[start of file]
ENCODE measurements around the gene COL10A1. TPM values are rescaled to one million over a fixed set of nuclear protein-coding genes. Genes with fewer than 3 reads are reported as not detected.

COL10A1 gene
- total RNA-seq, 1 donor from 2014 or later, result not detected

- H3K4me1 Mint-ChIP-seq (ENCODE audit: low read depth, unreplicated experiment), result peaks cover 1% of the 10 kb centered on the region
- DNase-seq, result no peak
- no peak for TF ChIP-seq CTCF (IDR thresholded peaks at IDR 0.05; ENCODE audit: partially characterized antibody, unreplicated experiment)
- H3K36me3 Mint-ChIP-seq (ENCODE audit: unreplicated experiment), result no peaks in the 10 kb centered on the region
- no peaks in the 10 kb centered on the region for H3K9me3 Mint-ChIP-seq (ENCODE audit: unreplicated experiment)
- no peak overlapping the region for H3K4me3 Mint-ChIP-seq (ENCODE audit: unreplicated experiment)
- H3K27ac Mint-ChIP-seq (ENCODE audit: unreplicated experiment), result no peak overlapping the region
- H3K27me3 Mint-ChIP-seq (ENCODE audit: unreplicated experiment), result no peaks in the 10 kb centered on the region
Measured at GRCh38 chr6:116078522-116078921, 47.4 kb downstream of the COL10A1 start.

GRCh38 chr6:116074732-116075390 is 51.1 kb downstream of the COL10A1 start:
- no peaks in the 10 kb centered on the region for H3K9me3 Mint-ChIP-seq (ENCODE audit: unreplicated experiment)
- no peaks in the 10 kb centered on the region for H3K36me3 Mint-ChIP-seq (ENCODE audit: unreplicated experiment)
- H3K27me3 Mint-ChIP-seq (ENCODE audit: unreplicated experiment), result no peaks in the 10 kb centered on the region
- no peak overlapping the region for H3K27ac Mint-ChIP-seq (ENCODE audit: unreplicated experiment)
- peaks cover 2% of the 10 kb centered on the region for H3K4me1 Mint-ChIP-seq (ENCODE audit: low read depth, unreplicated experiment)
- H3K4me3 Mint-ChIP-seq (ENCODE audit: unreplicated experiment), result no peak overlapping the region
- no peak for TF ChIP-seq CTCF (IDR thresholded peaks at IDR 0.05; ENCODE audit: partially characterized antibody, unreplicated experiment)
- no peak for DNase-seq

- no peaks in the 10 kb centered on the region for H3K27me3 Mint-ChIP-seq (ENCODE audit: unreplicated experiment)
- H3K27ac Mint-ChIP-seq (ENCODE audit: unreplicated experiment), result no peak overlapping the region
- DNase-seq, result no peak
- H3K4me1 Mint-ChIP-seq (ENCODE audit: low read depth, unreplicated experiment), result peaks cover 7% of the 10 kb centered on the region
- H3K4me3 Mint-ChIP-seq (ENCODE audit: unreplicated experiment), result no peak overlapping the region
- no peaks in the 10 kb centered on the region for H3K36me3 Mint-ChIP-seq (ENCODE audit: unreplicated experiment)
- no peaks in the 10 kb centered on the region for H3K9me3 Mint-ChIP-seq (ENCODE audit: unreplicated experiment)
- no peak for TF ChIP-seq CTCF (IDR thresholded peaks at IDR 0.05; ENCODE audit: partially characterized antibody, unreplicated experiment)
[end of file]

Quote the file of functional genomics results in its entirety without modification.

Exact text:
ENCODE measurements around the gene COL10A1. TPM values are rescaled to one million over a fixed set of nuclear protein-coding genes. Genes with fewer than 3 reads are reported as not detected.

COL10A1 gene
- total RNA-seq, 1 donor from 2014 or later, result not detected

- H3K4me1 Mint-ChIP-seq (ENCODE audit: low read depth, unreplicated experiment), result peaks cover 1% of the 10 kb centered on the region
- DNase-seq, result no peak
- no peak for TF ChIP-seq CTCF (IDR thresholded peaks at IDR 0.05; ENCODE audit: partially characterized antibody, unreplicated experiment)
- H3K36me3 Mint-ChIP-seq (ENCODE audit: unreplicated experiment), result no peaks in the 10 kb centered on the region
- no peaks in the 10 kb centered on the region for H3K9me3 Mint-ChIP-seq (ENCODE audit: unreplicated experiment)
- no peak overlapping the region for H3K4me3 Mint-ChIP-seq (ENCODE audit: unreplicated experiment)
- H3K27ac Mint-ChIP-seq (ENCODE audit: unreplicated experiment), result no peak overlapping the region
- H3K27me3 Mint-ChIP-seq (ENCODE audit: unreplicated experiment), result no peaks in the 10 kb centered on the region
Measured at GRCh38 chr6:116078522-116078921, 47.4 kb downstream of the COL10A1 start.

GRCh38 chr6:116074732-116075390 is 51.1 kb downstream of the COL10A1 start:
- no peaks in the 10 kb centered on the region for H3K9me3 Mint-ChIP-seq (ENCODE audit: unreplicated experiment)
- no peaks in the 10 kb centered on the region for H3K36me3 Mint-ChIP-seq (ENCODE audit: unreplicated experiment)
- H3K27me3 Mint-ChIP-seq (ENCODE audit: unreplicated experiment), result no peaks in the 10 kb centered on the region
- no peak overlapping the region for H3K27ac Mint-ChIP-seq (ENCODE audit: unreplicated experiment)
- peaks cover 2% of the 10 kb centered on the region for H3K4me1 Mint-ChIP-seq (ENCODE audit: low read depth, unreplicated experiment)
- H3K4me3 Mint-ChIP-seq (ENCODE audit: unreplicated experiment), result no peak overlapping the region
- no peak for TF ChIP-seq CTCF (IDR thresholded peaks at IDR 0.05; ENCODE audit: partially characterized antibody, unreplicated experiment)
- no peak for DNase-seq

- no peaks in the 10 kb centered on the region for H3K27me3 Mint-ChIP-seq (ENCODE audit: unreplicated experiment)
- H3K27ac Mint-ChIP-seq (ENCODE audit: unreplicated experiment), result no peak overlapping the region
- DNase-seq, result no peak
- H3K4me1 Mint-ChIP-seq (ENCODE audit: low read depth, unreplicated experiment), result peaks cover 7% of the 10 kb centered on the region
- H3K4me3 Mint-ChIP-seq (ENCODE audit: unreplicated experiment), result no peak overlapping the region
- no peaks in the 10 kb centered on the region for H3K36me3 Mint-ChIP-seq (ENCODE audit: unreplicated experiment)
- no peaks in the 10 kb centered on the region for H3K9me3 Mint-ChIP-seq (ENCODE audit: unreplicated experiment)
- no peak for TF ChIP-seq CTCF (IDR thresholded peaks at IDR 0.05; ENCODE audit: partially characterized antibody, unreplicated experiment)